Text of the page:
Discover Paso Robles “Other Cabernet”

"The Other Cabernet"

“The Other Cabernet”

Paso Robles wineries want you to discover “The Other Cabernet.”  At the CABs of Distinction event,“The Other Cabernet” was one of the panel sessions. This panel focused on Cabernet Franc. Bob Bath, from Napa’s famed Culinary Institute of America (CIA) led the discussion and introduced the session by speaking about the excitement generated by Cabernet Franc. Bob also pointed out that some people simply associate herbal and bell pepper characteristics with Cabernet Franc. Bob believes that this is a mistaken concept; herbal and bell pepper notes are characteristics of underripe fruit. Bob noted that “”herbal tends to polarize people.” With 3,500 acres of Cabernet Franc in California, how should wineries approach consumers with Cabernet Franc wines?

Winemakers of Paso Robles

Winemakers of Paso Robles

Other members of the panel discussion included four Paso Robles winemakers.

  • Damian Grindley, winemaker at Brecon Estate
  • Michael Mooney, winemaker at Chateau Margene
  • Anthony Riboli, winemaker at San Antonio Winery
  • Jeremy Weintraub at ADELAIDA Cellars

Each of these winemakers introduced their own Cabernet Francs.

The 2013 Cabernet Franc Viking Vineyard Signature Series was from ADELAIDA Cellars. This wine was an opaque dark purple to black color. The medium/full-bodied wine offered notes of black fruits and spices with bold tannins.

The 2013 Cabernet Franc from Brecon Estate winery was a barely opaque, light ruby color. The wine offered notes of perfume, black fruits and spices. This was a medium/bodied wine with medium/bold tannins.

The 2012 San Simeon Cabernet Franc was an opaque dark ruby color wine. The wine offered notes of perfume and black fruits. The wine had bold tannins and was full-bodied. This Cabernet Franc was very crisp.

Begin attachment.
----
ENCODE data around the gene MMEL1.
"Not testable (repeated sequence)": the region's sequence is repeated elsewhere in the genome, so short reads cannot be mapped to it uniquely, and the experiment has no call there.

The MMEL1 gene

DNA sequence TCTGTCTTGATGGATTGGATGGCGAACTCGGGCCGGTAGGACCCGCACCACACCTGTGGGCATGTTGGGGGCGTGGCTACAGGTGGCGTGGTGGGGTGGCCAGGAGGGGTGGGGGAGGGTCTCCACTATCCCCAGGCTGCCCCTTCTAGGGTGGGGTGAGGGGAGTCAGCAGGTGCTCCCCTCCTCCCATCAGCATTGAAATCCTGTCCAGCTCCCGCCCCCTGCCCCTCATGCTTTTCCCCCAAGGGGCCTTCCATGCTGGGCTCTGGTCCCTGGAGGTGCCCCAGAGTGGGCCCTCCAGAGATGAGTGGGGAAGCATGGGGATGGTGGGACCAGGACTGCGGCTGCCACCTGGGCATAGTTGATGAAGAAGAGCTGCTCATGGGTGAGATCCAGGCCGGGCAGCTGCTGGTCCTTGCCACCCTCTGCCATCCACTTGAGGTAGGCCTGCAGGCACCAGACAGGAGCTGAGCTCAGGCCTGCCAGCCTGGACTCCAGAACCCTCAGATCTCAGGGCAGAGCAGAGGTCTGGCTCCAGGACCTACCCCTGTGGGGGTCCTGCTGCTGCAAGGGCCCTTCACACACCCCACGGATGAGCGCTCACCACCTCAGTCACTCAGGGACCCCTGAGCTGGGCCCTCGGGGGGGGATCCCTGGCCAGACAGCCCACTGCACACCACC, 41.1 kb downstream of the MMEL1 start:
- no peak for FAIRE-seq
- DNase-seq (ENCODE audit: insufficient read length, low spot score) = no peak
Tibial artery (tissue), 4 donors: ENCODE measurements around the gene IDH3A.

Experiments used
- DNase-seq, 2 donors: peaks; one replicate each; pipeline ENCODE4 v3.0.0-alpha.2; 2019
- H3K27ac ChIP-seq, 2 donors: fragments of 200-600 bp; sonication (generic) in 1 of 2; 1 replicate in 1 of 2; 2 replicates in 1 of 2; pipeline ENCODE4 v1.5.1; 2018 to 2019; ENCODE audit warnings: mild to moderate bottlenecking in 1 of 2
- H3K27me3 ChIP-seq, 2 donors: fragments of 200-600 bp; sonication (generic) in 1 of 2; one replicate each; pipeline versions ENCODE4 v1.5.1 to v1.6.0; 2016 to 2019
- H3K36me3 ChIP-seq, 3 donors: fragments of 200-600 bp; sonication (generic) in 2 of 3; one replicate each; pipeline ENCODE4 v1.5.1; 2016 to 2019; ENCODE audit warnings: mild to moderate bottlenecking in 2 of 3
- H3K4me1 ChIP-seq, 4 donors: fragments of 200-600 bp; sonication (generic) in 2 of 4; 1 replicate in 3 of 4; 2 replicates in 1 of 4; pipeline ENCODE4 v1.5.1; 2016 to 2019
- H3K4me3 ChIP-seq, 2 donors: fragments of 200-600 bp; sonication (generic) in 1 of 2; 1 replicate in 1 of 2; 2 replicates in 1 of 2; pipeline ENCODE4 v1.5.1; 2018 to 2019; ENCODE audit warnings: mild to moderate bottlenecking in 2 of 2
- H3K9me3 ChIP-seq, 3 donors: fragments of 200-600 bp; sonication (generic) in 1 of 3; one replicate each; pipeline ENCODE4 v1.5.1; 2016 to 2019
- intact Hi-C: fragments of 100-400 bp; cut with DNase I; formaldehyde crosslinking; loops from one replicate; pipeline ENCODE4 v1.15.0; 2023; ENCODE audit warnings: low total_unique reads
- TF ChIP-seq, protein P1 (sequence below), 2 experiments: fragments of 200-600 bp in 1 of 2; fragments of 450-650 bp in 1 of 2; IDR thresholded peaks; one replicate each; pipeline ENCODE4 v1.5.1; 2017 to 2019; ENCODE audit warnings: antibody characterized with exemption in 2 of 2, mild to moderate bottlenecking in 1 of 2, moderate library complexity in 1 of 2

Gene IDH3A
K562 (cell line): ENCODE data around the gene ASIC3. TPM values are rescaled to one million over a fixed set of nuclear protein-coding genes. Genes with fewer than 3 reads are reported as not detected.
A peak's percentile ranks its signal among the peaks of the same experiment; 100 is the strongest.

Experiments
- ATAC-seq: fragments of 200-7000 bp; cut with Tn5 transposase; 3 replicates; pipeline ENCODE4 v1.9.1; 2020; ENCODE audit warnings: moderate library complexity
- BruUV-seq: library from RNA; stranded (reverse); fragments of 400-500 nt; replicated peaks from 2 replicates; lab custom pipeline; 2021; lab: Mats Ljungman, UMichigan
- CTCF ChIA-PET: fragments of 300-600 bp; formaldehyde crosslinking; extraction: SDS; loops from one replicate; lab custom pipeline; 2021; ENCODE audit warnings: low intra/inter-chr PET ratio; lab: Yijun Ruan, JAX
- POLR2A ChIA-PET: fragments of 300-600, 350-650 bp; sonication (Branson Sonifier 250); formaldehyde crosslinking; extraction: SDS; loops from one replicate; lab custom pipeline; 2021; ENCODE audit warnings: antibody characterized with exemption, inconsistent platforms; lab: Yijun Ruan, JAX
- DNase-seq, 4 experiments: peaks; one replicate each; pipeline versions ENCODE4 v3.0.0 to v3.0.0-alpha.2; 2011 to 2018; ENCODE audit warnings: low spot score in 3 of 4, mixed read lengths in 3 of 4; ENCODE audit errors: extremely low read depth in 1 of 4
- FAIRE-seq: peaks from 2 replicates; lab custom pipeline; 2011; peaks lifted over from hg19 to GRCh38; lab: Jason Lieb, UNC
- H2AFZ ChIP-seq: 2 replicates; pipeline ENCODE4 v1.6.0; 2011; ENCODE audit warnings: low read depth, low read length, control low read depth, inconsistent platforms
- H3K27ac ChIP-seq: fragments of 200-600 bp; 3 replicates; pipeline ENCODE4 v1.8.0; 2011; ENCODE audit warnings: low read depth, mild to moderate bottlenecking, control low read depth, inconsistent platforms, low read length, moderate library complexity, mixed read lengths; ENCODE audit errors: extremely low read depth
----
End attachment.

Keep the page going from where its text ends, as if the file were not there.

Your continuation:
Chateau Margene offered two Cabernet Franc wines. The 2013 Margene Cabernet Franc was an opaque dark ruby to purple color. The wine offered notes of perfume, black raspberries, black cherry. The mouthfeel was full-bodied and smooth. The wine had chewy bold tannins. Terry and I both enjoyed this wine the most.

The 2012 Cask 7 Cabernet Franc was an opaque dark ruby with a sienna hue color. The wine offered notes of earthiness, black berries and black cherries. This full-bodied wine had medium tannins with a smooth mouthfeel.

During the panel discussion several informational comments were made by the winemakers. Jeremy Weintraub reminded attendees that it was in 1991 that ADELAIDA cellars planted 1.5 acres of Cabernet Franc.

Anthony Riboli noted that winemakers need to make a decision. How badly do you want the Cabernet Franc to do well? You must consider the economics of planting Cabernet Franc or Cabernet Sauvignon in a wonderful vineyard block. This brings into the discussion, is it better to grow quality Cabernet Franc or Cabernet Sauvignon? Will you produce as many bottles of wine with the Cab Franc as with the Cabernet Sauvignon and what will be the price per bottle difference? One challenge wineries have is, “How do you market Cabernet Franc?” The obvious answer was to pour it in the tasting room.

The presentation by the winemakers and moderator was insightful and brought out some of the many questions winemakers must consider when considering the different grape varieties available to plant in any winemaking region of the world.

When visiting Paso Robles wineries, be sure to ask about Cabernet Franc.


CABs of Distinction Walk Around Tasting

Terry tasting an Opolo Cab

Terry tasting an Opolo Cab

Yesterday Kathy and I attended a walk around tasting of Bordeaux varietal wines, mostly Cabernet Sauvignon. This was a session in the Paso Robles Cab Collective’s event called CABs of Distinction. Taking the advice of New York Times wine writer Eric Asimov, I wrote haikus for several of the wines rather than traditional wine notes.

Opolo winery haiku:
Ruby Opolo
Very fruity soft tannins
A kiss from the vine

Parrish Family winery haiku:
Parrish Family
Black fruited Petite Verdot
Bold kissing tannins 

Rotta Winery haiku:
Rotta Winery
Cabernet Franc black fruited
Bold luscious tannins

Walk around tasting

Walk around tasting

San Antonio haiku:
A Meritage blend
Cabernet Franc is missing
Fruity with leather

Sextant wines haiku:
Sextant el Pomar
Very lucious Cabernet
Bold tannins and fruit

Vina Robles haiku:
Estate Cabernet
Dark color, black fruits, tannins
Great expression 

The Farm Winery haiku:
Opaque dark purple
Leather, black fruits, delicious
Bold kissing tannins

Eberle  Winery haiku:
Black fruity forward
Kissing tannins makes for friends
Pairing with wild boar

Daou haiku:
Soul of a lion
Blend two cabs, Petit Verdot
Black color and fruit

Halter Ranch haiku:
Berry fruit salad
Velvet for an Ancestor
Nice chewy tannins


info@winetrailtraveler.com            Sitemap                      Privacy Policy

Copyright: Terry and Kathy Sullivan 2006-2013